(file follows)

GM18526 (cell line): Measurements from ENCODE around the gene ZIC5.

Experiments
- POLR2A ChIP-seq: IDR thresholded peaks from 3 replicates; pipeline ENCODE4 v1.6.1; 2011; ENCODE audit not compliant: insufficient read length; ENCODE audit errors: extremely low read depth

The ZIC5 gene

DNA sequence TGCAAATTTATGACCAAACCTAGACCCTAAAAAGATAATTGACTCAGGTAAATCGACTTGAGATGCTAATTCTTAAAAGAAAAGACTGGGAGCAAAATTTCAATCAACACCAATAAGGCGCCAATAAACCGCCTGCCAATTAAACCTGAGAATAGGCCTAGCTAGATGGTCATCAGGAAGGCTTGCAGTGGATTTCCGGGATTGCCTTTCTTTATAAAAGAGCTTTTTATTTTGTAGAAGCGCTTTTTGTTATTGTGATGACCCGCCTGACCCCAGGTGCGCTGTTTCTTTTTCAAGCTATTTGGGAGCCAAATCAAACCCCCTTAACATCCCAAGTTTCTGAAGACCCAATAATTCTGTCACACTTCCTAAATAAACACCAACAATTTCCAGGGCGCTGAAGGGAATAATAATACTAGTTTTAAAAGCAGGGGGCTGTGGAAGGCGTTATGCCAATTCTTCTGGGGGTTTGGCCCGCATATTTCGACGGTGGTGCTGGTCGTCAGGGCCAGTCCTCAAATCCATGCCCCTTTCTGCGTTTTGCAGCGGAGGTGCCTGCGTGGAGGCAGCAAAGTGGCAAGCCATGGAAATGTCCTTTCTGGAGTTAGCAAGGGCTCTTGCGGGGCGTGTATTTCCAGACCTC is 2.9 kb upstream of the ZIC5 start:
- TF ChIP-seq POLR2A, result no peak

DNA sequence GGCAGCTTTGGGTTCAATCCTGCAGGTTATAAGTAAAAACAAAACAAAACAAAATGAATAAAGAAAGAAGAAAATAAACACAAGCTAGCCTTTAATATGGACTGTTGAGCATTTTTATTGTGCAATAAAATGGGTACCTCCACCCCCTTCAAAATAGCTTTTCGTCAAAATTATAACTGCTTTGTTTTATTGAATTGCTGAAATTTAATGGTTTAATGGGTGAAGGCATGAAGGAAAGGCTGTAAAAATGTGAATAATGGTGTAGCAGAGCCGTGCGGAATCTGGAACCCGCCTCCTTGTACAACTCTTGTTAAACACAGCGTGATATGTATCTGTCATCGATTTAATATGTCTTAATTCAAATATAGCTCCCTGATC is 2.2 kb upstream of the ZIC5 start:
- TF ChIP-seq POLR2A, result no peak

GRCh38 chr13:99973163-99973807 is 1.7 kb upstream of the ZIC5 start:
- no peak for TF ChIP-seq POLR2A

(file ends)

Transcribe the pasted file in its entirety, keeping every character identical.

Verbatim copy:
GM18526 (cell line): Measurements from ENCODE around the gene ZIC5.

Experiments
- POLR2A ChIP-seq: IDR thresholded peaks from 3 replicates; pipeline ENCODE4 v1.6.1; 2011; ENCODE audit not compliant: insufficient read length; ENCODE audit errors: extremely low read depth

The ZIC5 gene

DNA sequence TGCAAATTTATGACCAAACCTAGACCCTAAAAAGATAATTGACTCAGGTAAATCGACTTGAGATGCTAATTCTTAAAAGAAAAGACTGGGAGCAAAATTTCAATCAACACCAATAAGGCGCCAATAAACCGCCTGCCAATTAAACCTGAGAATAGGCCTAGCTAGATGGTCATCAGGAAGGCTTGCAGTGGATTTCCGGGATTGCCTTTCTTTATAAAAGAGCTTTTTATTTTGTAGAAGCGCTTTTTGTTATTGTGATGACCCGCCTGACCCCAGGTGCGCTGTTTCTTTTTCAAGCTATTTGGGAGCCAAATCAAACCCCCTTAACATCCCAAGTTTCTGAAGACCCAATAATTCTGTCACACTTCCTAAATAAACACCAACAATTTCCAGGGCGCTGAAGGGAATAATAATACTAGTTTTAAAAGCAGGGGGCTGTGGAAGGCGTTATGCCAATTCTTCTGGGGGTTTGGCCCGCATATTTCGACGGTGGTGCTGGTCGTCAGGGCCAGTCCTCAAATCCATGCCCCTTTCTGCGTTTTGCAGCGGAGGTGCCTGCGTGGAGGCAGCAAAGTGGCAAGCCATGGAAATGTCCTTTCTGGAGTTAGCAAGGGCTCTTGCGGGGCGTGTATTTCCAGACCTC is 2.9 kb upstream of the ZIC5 start:
- TF ChIP-seq POLR2A, result no peak

DNA sequence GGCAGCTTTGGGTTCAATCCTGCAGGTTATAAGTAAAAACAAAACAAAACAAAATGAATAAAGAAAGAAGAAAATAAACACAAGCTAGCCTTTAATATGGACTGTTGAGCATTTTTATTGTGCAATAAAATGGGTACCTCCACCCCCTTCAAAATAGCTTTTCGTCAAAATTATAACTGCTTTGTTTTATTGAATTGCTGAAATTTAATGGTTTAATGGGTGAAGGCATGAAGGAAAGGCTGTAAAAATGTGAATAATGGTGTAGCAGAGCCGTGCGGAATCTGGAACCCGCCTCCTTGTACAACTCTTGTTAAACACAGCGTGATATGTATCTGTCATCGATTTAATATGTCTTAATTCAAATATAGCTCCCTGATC is 2.2 kb upstream of the ZIC5 start:
- TF ChIP-seq POLR2A, result no peak

GRCh38 chr13:99973163-99973807 is 1.7 kb upstream of the ZIC5 start:
- no peak for TF ChIP-seq POLR2A